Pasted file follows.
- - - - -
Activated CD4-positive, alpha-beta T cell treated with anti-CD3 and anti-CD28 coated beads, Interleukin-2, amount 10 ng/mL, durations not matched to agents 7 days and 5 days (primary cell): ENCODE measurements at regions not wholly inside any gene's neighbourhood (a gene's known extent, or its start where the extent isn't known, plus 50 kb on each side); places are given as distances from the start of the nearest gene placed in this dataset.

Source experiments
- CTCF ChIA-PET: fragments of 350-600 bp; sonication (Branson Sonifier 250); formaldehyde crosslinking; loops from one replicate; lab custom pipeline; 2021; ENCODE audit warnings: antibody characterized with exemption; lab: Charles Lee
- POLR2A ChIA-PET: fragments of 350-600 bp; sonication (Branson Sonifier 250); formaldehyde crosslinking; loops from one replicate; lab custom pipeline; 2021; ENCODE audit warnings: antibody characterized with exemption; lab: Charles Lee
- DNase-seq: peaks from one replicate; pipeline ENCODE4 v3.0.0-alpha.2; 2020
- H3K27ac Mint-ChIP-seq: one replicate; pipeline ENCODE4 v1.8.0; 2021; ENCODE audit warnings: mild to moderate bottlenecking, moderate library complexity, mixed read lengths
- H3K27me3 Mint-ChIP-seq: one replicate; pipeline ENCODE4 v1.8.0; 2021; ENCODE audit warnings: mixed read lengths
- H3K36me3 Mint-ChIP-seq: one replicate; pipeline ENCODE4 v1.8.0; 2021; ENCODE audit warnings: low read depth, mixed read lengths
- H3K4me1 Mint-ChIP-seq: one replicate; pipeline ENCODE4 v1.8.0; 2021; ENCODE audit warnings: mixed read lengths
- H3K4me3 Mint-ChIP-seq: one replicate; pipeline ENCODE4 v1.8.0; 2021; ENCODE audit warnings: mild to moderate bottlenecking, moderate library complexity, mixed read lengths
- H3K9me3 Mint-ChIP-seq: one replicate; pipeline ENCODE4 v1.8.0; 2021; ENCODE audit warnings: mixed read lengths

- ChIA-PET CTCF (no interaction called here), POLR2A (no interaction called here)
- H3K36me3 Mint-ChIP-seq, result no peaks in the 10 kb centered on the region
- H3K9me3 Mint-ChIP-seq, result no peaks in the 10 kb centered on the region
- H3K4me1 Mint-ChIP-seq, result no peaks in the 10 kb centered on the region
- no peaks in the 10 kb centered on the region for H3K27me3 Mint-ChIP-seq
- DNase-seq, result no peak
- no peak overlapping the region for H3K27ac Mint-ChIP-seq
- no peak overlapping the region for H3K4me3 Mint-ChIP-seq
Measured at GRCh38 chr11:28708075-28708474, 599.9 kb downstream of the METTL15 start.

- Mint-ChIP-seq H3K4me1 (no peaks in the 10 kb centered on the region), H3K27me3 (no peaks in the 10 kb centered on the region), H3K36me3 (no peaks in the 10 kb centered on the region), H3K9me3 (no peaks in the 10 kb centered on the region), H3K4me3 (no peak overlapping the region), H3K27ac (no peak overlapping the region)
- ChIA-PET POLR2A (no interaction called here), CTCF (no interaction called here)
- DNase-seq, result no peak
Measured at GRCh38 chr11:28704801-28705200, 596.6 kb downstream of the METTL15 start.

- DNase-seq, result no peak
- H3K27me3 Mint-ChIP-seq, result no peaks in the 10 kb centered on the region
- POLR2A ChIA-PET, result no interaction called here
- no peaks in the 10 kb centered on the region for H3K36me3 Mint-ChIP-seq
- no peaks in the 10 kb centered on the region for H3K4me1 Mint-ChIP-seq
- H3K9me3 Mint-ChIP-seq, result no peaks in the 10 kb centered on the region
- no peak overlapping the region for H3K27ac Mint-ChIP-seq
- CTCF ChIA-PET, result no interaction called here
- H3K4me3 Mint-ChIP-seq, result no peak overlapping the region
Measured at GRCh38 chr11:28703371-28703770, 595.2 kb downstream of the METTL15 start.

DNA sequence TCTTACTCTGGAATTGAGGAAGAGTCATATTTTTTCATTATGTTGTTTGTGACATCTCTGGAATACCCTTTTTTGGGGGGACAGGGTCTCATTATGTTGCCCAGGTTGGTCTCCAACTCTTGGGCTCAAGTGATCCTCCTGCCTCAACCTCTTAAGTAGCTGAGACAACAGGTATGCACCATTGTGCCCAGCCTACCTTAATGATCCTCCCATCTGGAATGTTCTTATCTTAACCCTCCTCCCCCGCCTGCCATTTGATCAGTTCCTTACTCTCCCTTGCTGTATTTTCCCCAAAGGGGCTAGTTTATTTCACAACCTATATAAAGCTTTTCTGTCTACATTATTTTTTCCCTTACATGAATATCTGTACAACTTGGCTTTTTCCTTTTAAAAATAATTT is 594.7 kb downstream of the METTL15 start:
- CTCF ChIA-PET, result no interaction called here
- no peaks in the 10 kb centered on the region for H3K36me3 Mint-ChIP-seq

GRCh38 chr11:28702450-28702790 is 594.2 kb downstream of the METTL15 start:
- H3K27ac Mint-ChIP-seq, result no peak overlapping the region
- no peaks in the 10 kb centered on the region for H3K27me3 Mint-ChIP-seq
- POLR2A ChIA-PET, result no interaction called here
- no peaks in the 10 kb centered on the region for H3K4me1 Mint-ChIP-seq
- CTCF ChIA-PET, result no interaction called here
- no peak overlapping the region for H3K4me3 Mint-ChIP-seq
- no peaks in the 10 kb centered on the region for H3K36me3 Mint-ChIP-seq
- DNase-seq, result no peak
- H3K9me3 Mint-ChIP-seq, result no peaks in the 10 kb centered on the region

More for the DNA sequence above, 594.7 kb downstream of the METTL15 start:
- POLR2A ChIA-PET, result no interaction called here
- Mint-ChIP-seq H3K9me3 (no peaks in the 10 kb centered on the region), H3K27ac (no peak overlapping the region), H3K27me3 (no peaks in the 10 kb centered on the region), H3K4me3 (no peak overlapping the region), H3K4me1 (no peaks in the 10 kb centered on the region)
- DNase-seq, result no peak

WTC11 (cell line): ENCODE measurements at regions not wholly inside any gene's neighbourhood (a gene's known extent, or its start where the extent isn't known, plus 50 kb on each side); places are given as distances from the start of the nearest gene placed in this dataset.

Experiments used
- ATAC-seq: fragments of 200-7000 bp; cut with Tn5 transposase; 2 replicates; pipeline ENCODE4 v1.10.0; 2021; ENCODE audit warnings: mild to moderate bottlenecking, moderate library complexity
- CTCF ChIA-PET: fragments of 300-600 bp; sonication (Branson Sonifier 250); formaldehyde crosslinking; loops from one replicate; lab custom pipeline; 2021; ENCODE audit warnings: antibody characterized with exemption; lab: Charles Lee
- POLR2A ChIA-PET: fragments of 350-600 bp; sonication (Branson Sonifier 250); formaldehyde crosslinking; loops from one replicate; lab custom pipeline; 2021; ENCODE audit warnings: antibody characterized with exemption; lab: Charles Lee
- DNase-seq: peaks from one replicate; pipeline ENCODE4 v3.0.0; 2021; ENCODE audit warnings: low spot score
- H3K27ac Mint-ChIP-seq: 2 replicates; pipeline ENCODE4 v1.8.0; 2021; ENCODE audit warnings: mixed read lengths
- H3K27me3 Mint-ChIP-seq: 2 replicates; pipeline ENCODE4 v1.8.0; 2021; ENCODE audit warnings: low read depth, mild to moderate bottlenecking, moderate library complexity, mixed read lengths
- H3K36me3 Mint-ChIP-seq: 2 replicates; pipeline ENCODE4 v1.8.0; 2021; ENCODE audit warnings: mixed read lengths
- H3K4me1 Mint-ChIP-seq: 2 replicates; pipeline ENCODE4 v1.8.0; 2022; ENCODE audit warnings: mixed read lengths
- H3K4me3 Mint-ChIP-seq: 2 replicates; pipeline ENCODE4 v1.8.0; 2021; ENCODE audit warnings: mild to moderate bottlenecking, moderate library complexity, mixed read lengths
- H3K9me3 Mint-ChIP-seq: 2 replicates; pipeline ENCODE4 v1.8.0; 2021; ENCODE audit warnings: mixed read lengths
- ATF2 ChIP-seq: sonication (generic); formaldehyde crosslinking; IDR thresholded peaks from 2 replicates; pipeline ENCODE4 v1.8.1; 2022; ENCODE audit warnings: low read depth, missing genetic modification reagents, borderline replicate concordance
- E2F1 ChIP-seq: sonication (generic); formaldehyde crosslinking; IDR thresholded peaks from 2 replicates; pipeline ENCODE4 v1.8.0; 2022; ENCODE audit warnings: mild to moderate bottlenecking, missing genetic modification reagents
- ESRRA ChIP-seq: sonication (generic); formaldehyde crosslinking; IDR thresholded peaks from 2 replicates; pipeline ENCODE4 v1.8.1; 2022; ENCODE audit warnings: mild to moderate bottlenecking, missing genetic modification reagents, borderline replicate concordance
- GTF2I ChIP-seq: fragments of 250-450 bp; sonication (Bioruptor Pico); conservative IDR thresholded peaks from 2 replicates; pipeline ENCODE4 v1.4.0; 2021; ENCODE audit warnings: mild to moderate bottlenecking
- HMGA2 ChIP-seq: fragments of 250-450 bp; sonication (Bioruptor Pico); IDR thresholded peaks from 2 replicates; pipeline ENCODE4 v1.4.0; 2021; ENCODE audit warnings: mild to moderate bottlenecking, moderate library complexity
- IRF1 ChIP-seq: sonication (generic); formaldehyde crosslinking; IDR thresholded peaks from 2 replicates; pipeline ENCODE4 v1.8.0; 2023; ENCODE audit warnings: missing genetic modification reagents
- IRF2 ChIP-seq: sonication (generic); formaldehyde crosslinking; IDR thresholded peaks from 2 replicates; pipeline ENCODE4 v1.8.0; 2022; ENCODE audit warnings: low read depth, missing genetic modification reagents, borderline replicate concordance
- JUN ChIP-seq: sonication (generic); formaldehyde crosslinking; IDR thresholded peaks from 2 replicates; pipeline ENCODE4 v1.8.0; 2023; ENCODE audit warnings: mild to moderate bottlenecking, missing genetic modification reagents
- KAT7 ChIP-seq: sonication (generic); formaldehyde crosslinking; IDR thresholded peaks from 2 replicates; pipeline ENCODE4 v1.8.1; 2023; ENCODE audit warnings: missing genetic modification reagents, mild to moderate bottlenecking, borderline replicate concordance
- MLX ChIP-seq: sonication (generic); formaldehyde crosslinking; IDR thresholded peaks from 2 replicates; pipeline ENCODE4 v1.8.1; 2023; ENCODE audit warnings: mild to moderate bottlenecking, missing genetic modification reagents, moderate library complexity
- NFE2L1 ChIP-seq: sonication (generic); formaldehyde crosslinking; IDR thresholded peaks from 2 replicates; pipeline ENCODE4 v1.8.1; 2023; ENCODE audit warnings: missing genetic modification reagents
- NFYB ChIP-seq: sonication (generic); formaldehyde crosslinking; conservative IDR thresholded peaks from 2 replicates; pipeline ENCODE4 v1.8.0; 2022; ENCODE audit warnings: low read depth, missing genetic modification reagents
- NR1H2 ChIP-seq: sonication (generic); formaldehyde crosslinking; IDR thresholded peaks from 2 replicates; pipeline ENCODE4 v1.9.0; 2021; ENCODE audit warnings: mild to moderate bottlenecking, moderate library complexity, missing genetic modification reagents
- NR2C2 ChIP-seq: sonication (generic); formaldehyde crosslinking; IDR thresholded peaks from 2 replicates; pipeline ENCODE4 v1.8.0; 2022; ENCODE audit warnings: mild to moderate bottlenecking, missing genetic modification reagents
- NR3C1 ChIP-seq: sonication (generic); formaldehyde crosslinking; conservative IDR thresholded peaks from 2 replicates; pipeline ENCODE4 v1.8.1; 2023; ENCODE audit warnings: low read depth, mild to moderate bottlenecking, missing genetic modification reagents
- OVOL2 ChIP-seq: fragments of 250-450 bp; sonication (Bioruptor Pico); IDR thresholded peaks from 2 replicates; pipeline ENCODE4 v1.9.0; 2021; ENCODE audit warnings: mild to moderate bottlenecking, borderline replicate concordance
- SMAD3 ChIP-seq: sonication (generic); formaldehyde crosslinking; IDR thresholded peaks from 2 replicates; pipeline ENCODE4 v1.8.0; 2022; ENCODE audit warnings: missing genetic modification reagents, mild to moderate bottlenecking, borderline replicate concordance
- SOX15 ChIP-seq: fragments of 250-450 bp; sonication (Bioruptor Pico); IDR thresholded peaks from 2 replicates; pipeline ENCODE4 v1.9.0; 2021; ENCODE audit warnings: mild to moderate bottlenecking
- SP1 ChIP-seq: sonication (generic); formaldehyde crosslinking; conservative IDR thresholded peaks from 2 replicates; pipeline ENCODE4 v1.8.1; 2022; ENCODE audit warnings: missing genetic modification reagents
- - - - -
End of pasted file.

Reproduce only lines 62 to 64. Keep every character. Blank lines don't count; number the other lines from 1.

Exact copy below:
- H3K4me3 Mint-ChIP-seq: 2 replicates; pipeline ENCODE4 v1.8.0; 2021; ENCODE audit warnings: mild to moderate bottlenecking, moderate library complexity, mixed read lengths
- H3K9me3 Mint-ChIP-seq: 2 replicates; pipeline ENCODE4 v1.8.0; 2021; ENCODE audit warnings: mixed read lengths
- ATF2 ChIP-seq: sonication (generic); formaldehyde crosslinking; IDR thresholded peaks from 2 replicates; pipeline ENCODE4 v1.8.1; 2022; ENCODE audit warnings: low read depth, missing genetic modification reagents, borderline replicate concordance